Literature context: 31 (RRID:CVCL_0062), MDA-MB-4
Many lines of evidence have indicated that both genetic and non-genetic determinants can contribute to intra-tumor heterogeneity and influence cancer outcomes. Among the best described sub-population of cancer cells generated by non-genetic mechanisms are cells characterized by a CD44+/CD24- cell surface marker profile. Here, we report that human CD44+/CD24- cancer cells are genetically highly unstable because of intrinsic defects in their DNA-repair capabilities. In fact, in CD44+/CD24- cells, constitutive activation of the TGF-beta axis was both necessary and sufficient to reduce the expression of genes that are crucial in coordinating DNA damage repair mechanisms. Consequently, we observed that cancer cells that reside in a CD44+/CD24- state are characterized by increased accumulation of DNA copy number alterations, greater genetic diversity and improved adaptability to drug treatment. Together, these data suggest that the transition into a CD44+/CD24- cell state can promote intra-tumor genetic heterogeneity, spur tumor evolution and increase tumor fitness.
Literature context: 1 (RRID:CVCL-0062), MCF7 (RR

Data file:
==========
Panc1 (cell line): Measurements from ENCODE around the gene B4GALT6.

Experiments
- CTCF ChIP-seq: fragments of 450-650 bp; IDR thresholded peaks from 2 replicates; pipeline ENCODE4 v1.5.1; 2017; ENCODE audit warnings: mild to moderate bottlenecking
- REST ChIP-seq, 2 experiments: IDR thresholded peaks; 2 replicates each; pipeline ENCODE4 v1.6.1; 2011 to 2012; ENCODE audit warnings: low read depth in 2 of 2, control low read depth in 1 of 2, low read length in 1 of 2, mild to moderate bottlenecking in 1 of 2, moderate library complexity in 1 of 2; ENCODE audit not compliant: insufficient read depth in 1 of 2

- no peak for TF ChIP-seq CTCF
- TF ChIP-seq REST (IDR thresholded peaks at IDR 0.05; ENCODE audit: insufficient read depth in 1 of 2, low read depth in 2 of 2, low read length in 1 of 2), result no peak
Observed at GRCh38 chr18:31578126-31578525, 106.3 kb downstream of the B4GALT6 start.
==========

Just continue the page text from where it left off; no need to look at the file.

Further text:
TP53 is conventionally thought to prevent cancer formation and progression to metastasis, while mutant TP53 has transforming activities. However, in the clinic, TP53 mutation status does not accurately predict cancer progression. Here we report, based on clinical analysis corroborated with experimental data, that the p53 isoform Δ133p53β promotes cancer cell invasion, regardless of TP53 mutation status. Δ133p53β increases risk of cancer recurrence and death in breast cancer patients. Furthermore Δ133p53β is critical to define invasiveness in a panel of breast and colon cell lines, expressing WT or mutant TP53. Endogenous mutant Δ133p53β depletion prevents invasiveness without affecting mutant full-length p53 protein expression. Mechanistically WT and mutant Δ133p53β induces EMT. Our findings provide explanations to 2 long-lasting and important clinical conundrums: how WT TP53 can promote cancer cell invasion and reciprocally why mutant TP53 gene does not systematically induce cancer progression.